Monday, January 12, 2009

A Pediatrician’s View of Rude Children

Do good manners make a difference to a child’s health? Writing in Tuesday’s Science Times, pediatrician Dr. Perri Klass believes they do.
The conversations that every pediatrician has, over and over, about “limit setting” and “consistently praising good behavior” are conversations about manners. And when you are in the exam room with a child who seems to have none, you begin to wonder what is going on at home and at school, and questions of family dysfunction or neurodevelopmental problems begin to cross your mind.
Dr. Barbara Howard, an assistant professor of pediatrics at the Johns Hopkins School of Medicine and an expert on behavior and development, told me that a child’s manners were a perfectly appropriate topic to raise at a pediatric visit.
“It has a huge impact on people’s lives — why wouldn’t you bring it up?” she said. “Do they look you in the eye? If you stick your hand out do they shake it? How do they interact with the parents; do they interrupt, do they ask for things, do they open Mommy’s purse and take things out?”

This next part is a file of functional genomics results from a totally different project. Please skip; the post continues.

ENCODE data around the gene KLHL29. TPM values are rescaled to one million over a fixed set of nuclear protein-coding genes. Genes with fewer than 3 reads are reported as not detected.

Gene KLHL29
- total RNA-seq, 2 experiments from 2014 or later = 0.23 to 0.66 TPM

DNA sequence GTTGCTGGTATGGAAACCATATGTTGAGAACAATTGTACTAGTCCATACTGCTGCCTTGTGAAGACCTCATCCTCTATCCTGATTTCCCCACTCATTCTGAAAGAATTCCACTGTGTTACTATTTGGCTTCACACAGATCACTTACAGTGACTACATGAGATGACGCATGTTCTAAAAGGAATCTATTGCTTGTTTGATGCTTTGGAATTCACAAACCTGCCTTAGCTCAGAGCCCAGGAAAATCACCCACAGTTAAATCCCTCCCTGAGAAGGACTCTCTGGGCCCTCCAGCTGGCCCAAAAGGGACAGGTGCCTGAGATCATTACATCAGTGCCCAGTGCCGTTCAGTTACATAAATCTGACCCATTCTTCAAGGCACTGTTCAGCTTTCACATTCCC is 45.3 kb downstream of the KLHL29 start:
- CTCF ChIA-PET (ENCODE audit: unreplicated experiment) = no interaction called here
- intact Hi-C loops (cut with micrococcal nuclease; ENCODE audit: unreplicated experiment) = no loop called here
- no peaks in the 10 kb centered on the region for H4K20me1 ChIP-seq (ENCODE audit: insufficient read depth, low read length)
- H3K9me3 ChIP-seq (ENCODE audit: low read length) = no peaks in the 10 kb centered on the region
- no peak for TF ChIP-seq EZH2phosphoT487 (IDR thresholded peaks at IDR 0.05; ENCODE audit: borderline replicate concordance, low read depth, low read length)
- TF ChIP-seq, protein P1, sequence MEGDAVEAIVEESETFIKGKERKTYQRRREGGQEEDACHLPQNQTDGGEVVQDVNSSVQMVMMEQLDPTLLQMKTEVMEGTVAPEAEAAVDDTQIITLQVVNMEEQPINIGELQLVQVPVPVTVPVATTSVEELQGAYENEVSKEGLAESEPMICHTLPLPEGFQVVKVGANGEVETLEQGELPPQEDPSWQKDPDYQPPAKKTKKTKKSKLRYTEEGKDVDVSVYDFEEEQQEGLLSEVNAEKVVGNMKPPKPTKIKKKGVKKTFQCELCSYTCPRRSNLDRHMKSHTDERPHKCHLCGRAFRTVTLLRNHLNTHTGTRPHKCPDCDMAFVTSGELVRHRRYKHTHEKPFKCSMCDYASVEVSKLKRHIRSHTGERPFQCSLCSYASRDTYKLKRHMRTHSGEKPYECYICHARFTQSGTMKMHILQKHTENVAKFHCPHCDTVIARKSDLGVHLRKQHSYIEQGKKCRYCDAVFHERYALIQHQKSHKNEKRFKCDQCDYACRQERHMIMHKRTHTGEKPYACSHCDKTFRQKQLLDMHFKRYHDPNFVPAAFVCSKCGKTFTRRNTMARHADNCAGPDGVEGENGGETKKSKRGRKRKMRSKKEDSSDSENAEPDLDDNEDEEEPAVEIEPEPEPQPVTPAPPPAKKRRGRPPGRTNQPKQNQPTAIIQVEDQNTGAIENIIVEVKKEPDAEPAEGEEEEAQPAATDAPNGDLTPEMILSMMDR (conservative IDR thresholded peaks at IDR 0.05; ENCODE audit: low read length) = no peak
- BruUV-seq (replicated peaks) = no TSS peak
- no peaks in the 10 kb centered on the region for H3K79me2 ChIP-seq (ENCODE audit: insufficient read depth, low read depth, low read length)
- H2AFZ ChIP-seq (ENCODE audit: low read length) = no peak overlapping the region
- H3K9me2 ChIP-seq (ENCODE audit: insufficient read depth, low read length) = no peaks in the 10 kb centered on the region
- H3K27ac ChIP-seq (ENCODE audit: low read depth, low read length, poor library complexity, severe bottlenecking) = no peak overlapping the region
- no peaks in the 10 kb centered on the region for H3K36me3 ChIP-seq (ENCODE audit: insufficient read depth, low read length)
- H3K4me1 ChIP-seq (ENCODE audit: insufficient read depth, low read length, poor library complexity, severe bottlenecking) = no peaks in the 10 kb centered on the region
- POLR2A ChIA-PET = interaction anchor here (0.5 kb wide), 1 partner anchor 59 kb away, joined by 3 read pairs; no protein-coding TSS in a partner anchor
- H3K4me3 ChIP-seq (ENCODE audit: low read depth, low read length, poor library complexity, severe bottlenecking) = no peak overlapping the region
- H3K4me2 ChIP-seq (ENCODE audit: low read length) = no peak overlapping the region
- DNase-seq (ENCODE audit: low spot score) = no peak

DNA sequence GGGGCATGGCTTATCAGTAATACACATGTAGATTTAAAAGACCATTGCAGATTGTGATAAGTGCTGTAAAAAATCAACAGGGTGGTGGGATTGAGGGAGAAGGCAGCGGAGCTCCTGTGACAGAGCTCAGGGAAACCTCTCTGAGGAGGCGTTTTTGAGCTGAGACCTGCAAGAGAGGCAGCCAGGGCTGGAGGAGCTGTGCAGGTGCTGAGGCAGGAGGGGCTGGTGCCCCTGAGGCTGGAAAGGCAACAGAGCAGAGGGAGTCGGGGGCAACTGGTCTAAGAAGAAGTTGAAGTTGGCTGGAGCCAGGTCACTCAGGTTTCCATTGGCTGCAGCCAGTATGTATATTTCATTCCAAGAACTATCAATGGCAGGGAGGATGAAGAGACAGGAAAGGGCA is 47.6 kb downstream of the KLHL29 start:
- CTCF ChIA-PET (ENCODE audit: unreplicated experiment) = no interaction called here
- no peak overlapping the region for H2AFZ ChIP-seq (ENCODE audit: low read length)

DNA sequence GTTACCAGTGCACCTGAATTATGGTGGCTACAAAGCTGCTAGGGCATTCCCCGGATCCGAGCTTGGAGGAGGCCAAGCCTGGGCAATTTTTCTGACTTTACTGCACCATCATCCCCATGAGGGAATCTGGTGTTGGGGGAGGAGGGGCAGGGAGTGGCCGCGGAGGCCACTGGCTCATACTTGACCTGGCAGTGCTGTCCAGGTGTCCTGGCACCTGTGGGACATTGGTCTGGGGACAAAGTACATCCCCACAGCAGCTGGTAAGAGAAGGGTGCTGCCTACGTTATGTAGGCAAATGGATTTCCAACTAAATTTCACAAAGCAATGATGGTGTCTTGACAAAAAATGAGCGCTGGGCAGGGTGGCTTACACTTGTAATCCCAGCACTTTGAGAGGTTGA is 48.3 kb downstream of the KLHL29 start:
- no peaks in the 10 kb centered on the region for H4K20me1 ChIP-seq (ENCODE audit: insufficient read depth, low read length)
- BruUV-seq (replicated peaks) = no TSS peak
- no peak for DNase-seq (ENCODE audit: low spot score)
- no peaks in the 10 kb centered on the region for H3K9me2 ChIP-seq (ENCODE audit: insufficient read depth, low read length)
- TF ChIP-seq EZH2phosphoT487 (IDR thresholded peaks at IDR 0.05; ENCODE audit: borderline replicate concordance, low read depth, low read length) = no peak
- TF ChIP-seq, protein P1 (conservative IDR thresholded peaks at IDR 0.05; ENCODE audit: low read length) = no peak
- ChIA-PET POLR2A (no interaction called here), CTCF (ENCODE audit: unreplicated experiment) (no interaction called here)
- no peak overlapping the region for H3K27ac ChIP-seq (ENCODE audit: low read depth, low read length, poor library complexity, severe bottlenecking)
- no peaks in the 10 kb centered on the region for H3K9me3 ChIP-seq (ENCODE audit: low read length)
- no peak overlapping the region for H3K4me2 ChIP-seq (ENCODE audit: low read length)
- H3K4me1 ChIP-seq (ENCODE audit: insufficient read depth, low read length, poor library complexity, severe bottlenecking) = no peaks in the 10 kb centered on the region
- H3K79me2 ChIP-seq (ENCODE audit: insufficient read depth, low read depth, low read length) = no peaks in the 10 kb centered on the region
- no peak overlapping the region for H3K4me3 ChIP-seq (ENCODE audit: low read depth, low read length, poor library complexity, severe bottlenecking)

Dr. Howard suggested that the whole “manners” concept might seem a little out of date — until you recast it as “social skills,” a very hot term these days. Social skills are necessary for school success, she pointed out; they affect how you do on the playground, in the classroom, in the workplace.
To read more about what a child’s manners mean to the pediatrician, read the full article, “Making Room for Miss Manners Is a Parenting Basic.” And then join the discussion below.
What do you think? Should a pediatrician comment on a child’s manners?

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